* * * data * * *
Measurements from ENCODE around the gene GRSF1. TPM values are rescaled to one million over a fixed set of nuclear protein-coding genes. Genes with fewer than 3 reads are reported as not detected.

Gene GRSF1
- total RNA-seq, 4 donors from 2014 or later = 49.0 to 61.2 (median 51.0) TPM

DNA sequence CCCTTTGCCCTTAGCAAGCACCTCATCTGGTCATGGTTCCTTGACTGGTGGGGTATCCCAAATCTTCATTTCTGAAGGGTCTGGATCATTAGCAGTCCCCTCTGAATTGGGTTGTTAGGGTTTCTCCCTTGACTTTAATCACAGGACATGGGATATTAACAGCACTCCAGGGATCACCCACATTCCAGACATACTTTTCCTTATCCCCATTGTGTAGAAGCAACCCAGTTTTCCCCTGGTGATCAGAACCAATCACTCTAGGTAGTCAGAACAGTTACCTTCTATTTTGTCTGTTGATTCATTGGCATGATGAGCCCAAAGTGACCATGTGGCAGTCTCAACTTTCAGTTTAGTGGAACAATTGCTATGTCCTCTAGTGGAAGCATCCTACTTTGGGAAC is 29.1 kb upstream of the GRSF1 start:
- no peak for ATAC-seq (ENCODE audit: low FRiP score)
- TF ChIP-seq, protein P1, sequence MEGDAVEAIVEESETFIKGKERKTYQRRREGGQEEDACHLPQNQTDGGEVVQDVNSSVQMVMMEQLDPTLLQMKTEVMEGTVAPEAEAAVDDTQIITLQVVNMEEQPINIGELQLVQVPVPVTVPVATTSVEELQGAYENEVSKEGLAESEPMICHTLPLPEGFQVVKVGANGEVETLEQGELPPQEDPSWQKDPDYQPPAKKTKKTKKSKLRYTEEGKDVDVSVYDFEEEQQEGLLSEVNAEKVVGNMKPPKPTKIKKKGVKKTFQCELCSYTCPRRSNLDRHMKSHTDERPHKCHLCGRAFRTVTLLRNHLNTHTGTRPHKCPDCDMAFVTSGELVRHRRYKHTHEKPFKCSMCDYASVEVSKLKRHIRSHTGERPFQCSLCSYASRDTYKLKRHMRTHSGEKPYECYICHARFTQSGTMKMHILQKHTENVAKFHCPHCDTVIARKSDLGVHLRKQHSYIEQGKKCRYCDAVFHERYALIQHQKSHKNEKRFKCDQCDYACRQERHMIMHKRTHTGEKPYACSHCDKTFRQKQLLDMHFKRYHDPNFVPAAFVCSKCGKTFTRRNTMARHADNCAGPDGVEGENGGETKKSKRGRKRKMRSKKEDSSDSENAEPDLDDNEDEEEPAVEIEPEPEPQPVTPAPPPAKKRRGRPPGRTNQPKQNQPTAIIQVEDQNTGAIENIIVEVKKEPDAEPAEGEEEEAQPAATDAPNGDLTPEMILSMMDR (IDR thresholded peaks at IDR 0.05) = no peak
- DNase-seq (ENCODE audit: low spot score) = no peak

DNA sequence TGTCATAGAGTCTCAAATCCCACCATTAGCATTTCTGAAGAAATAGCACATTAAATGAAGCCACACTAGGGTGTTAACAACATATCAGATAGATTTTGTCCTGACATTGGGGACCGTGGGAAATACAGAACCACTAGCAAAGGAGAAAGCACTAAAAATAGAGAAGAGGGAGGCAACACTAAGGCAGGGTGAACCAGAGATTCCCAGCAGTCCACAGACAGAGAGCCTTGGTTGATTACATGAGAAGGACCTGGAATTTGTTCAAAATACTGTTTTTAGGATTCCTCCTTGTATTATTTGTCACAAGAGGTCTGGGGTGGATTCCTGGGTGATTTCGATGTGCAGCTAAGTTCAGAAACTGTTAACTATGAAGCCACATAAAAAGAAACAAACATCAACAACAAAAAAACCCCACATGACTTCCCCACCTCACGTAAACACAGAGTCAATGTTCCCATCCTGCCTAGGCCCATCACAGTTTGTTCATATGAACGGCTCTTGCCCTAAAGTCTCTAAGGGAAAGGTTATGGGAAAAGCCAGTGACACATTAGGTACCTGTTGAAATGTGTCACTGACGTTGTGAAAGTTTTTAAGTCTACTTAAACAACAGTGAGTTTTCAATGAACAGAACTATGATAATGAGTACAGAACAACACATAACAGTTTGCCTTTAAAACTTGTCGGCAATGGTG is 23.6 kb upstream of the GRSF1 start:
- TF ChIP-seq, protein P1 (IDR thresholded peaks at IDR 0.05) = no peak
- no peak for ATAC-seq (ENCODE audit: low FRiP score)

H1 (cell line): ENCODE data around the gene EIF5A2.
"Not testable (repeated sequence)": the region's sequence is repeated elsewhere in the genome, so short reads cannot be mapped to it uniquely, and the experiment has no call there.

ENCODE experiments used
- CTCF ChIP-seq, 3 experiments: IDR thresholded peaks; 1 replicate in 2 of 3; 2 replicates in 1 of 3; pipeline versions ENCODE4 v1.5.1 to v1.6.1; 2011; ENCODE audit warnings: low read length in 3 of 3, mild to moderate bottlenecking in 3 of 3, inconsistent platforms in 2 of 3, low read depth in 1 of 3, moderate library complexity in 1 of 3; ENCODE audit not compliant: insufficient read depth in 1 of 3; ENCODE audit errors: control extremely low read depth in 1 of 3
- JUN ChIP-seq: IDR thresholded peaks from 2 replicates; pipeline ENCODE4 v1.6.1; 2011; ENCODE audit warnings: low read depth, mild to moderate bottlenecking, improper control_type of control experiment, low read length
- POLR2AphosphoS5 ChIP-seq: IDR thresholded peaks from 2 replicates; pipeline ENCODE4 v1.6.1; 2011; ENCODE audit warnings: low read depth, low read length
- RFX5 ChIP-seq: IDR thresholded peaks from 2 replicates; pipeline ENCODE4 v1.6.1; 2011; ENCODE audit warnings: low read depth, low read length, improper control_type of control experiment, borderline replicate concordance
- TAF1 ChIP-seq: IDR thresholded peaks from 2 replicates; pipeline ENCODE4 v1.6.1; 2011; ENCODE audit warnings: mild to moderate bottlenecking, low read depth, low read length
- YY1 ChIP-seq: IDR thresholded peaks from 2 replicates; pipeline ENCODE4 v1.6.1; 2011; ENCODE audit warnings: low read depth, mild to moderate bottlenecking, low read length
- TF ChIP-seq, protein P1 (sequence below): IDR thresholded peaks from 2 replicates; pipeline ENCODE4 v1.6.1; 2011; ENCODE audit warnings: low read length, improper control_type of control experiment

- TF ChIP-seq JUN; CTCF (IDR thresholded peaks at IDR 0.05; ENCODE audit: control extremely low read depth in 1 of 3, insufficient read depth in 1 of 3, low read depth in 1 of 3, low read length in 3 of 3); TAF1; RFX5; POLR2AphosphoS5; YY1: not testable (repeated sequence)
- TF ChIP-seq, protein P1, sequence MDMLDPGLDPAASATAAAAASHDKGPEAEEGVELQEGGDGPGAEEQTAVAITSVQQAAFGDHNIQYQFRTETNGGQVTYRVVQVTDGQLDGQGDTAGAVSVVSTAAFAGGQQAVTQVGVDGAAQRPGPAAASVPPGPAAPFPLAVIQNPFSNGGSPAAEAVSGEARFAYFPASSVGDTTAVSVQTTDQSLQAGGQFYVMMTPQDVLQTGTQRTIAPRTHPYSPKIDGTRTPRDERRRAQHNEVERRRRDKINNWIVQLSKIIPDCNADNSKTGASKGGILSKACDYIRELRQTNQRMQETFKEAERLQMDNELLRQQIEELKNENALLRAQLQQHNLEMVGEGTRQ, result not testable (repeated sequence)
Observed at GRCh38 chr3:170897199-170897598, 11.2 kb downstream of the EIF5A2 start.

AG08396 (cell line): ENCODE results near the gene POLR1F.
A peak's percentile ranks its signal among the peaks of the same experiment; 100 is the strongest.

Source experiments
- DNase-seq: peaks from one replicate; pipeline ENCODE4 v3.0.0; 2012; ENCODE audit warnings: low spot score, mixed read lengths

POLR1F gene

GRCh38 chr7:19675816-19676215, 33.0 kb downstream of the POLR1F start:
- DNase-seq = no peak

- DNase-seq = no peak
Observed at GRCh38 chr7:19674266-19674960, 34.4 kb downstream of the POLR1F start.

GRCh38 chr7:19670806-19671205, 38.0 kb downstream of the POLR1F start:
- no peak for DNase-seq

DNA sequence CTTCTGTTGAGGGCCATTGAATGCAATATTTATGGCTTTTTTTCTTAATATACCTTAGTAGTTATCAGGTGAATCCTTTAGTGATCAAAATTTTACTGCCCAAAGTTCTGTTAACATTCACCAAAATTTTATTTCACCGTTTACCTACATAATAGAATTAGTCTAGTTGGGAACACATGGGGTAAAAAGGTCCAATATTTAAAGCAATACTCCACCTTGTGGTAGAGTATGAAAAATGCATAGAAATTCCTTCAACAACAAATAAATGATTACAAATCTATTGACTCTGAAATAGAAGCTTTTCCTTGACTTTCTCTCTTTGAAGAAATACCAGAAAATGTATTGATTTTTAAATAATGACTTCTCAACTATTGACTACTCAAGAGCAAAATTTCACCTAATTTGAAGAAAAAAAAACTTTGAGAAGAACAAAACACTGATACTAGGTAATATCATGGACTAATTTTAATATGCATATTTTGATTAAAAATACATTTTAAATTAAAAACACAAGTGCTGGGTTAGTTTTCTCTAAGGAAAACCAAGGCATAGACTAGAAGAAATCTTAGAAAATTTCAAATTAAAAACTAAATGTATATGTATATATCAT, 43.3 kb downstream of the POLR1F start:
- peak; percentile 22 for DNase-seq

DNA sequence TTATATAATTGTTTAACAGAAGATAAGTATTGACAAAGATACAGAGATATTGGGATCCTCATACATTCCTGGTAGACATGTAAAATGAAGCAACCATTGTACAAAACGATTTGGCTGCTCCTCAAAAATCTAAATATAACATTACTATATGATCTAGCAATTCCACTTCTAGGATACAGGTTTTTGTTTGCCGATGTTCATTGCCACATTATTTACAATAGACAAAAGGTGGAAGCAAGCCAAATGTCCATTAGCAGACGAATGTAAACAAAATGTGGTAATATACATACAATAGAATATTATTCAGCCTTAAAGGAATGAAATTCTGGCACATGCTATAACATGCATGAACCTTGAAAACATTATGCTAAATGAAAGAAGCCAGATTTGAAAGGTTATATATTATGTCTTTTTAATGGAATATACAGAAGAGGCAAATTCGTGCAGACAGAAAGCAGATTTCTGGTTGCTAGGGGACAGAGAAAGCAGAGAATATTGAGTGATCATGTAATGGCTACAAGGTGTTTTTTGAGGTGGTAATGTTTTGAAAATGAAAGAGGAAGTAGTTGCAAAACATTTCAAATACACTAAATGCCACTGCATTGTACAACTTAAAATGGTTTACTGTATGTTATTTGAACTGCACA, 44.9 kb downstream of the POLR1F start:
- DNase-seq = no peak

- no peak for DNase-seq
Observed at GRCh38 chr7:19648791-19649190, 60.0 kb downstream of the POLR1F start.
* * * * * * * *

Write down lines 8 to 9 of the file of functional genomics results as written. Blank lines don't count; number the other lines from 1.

DNA sequence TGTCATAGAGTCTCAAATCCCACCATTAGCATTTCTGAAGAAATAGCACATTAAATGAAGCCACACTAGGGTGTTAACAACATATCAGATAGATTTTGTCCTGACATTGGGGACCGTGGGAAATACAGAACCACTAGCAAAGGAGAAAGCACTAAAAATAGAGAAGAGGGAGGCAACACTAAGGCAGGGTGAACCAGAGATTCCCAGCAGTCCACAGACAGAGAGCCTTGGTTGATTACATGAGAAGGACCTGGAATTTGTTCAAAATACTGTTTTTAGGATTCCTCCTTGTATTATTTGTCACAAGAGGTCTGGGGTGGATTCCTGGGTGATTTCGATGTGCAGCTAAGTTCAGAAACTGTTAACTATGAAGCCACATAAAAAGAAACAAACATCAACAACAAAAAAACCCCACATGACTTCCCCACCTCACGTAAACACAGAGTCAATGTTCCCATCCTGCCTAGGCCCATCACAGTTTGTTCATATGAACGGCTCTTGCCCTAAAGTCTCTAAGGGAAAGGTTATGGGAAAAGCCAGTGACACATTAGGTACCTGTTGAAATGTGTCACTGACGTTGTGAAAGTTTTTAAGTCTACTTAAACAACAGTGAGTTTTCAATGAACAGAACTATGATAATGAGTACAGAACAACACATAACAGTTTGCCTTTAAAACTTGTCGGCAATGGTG is 23.6 kb upstream of the GRSF1 start:
- TF ChIP-seq, protein P1 (IDR thresholded peaks at IDR 0.05) = no peak